Fact 28: The northwest arm of the lake, near Rozel Point, is the location for Robert Smithson’s work of land art, Spiral Jetty. He created the land art in the year 1970. 

Fact 29: The land art, created by Robert Smithson, is only visible when the water level of Great Salt Lake drops below 1,280.2 meters above sea level.

Fact 30: Legend has it that two whales live in the lake. 

Fact 31: Local legend maintains that in 1875, entrepreneur James Wickham had two whales released into the Great Salt Lake, with the intent of using them as a tourist attraction. The whales are said to have disappeared into the lake and subsequently sighted multiple times over a number of months.

Fact 32: In the 1980s, the Lake was filled by record high water levels. The Lake was 14 meters deep at it’s the deepest point. 4 meters deeper than the historical average. This caused a problem, however, as the shores of the lake have a very shallow angle of descent. This means that a 1-meter increase in the depth of the water can flood hundreds of meters inland. This caused many of the buildings to start to disintegrate quickly because of the massive salt content in the water. 

Fact 33: The lake also has a resident lake monster. Witnesses have claimed to see a large monster with a body like a crocodile and a horse’s head in the lake. They claimed this monster attacked the men, who quickly ran away and hid until morning. This creature is regarded by some to have simply been a buffalo in the lake. 

Fact 34: According to the Great Salt Lake Ecosystem Program, more than 7.5 million birds in 257 species make a stop at the Great Salt Lake on their migrations.

Fact 35: By April, early breeders including gulls, pelicans, Canada Geese, egrets, and herons are active in wetland areas. Early nesting season is a great time to look for birds, in their breeding plumage, displaying mating behavior.

Fact 36: The lake is cut in two by the 32km long Union Pacific Railroad Causeway. The causeway’s importance for local commerce and industry is underlined by the 15 trains that cross the causeway every day. 

Fact 37: The lake is sometimes half brown, and half greeny-blue. This differentiation is caused by the Union Pacific Railroad causeway that crosses the width of the lake. The red hue of the North Arm comes from a type of bacteria, called halophilic bacteria, that just flourishes when the salt level rises. In recent years, the Union Pacific Railroad company breached the causeway in an effort to allow water to flow between the two arms.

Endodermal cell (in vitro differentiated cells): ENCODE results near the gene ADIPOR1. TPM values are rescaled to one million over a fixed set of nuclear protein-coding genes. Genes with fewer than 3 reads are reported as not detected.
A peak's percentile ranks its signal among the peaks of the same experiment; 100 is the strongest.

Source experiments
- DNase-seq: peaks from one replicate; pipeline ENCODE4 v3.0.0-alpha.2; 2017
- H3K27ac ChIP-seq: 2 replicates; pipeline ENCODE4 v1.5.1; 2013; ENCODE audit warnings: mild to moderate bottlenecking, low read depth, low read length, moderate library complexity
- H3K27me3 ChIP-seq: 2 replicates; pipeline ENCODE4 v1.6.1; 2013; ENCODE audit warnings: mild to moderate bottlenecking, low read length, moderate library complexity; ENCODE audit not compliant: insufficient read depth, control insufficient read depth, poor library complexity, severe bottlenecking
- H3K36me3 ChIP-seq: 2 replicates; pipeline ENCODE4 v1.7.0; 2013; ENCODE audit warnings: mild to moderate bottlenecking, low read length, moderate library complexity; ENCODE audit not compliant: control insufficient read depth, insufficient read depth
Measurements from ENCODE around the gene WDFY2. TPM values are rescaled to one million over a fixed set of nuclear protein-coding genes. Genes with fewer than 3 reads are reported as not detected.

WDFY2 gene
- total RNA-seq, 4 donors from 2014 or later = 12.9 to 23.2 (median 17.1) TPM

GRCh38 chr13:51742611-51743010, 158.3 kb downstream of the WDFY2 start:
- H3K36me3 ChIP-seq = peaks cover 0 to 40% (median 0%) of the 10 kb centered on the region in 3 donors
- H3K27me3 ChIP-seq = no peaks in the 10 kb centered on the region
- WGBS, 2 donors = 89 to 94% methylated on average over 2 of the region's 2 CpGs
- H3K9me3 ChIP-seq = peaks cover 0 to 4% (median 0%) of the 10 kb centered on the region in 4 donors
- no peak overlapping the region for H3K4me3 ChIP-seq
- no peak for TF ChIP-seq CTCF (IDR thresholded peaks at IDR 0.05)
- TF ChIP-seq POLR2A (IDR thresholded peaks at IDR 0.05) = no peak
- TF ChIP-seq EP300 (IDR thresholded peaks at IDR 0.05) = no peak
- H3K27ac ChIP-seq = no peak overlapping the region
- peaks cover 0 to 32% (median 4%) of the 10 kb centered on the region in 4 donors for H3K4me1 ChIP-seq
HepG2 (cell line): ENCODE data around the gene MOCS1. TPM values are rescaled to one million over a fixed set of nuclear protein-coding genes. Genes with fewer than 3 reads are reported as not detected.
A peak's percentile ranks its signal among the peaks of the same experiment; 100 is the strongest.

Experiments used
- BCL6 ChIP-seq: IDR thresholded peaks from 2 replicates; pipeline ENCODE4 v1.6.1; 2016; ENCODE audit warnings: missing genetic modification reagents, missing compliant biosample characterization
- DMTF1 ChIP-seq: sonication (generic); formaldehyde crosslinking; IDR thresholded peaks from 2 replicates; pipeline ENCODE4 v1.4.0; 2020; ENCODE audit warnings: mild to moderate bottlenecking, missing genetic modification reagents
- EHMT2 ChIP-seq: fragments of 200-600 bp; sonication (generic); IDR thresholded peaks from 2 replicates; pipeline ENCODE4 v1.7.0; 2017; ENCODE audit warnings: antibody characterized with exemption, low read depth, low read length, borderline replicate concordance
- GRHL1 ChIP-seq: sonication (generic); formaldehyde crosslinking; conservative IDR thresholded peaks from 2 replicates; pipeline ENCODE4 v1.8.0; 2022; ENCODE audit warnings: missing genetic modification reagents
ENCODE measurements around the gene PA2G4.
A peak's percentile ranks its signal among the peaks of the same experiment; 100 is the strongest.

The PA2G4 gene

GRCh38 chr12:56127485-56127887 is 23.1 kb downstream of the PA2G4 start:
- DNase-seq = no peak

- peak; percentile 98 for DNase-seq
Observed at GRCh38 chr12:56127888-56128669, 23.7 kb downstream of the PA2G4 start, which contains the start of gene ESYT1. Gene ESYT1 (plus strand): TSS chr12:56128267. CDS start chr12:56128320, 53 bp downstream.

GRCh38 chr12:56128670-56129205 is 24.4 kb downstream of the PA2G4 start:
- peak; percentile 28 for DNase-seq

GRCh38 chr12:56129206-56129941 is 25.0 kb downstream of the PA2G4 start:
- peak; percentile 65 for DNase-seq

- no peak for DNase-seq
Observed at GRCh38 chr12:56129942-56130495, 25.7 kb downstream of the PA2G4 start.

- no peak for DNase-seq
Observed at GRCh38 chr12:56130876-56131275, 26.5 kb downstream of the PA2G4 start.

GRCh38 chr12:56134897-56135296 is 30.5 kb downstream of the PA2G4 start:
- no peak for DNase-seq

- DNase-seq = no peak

Fact 38: The Garfield Beach Resort was established by Captain Thomas Douris in 1881.

Fact 39: It was originally called Garfield Landing the main attraction of the resort was a huge pavilion 130 meters from the shore. It covered a total area of  50 by 122 meters, 90 meters of which was covered decking. 

Fact 40: The lake has high concentrations of the toxic metal Mercury. There is so much of the metal in the lake that mercury is found in all animals and plants throughout the local food chain. It is thought that if Mercury levels continued to rise, the water would become unsuitable for people to bathe in.

Fact 41: Willard Bay is a human-made freshwater reservoir on the northeastern flood plains of Great Salt Lake. Willard Bay is a man-made freshwater reservoir in the Great Salt Lake. The bay was separated from the Great Salt Lake in 1964 and has since served as a source of irrigation, drinking water, and recreation for the northern Wasatch Front metro area.

Fact 42: In an average year, the lake covers an area of approximately 4,400 km². But this total surface area varies widely both from year-to-year and from month-to-month. 

Fact 43: The highest historic recoded surface area of the great salt lake was 8,500 km2. This is nearly 4,100 km2, or 93% more surface area than what the lake currently is. Additionally, this would move the lake from its current place of the 33rd largest lake by area in the world, up to 18th place, above Lake Titicaca.  

Fact 44: The Great Salt Lake is not the Saltiest lake on Earth. That Prestigious title is held by the Dead Sea near Jordan. The Dead Sea is nearly 25% saltier than the USA’s Great Salt Lake.

Fact 45: The lowest ever recorded Surface area for the lake was just 2,465 km2. This is a 1635 km2 or 40% decrease in overall surface area.    

Fact 46: Antelope Island, the largest island on the Great Salt Lake, has a total area of 109 km2. The highest peak on the island is 2,008 m above sea level, which places its peak 731 meters above the surface of the lake. 

References: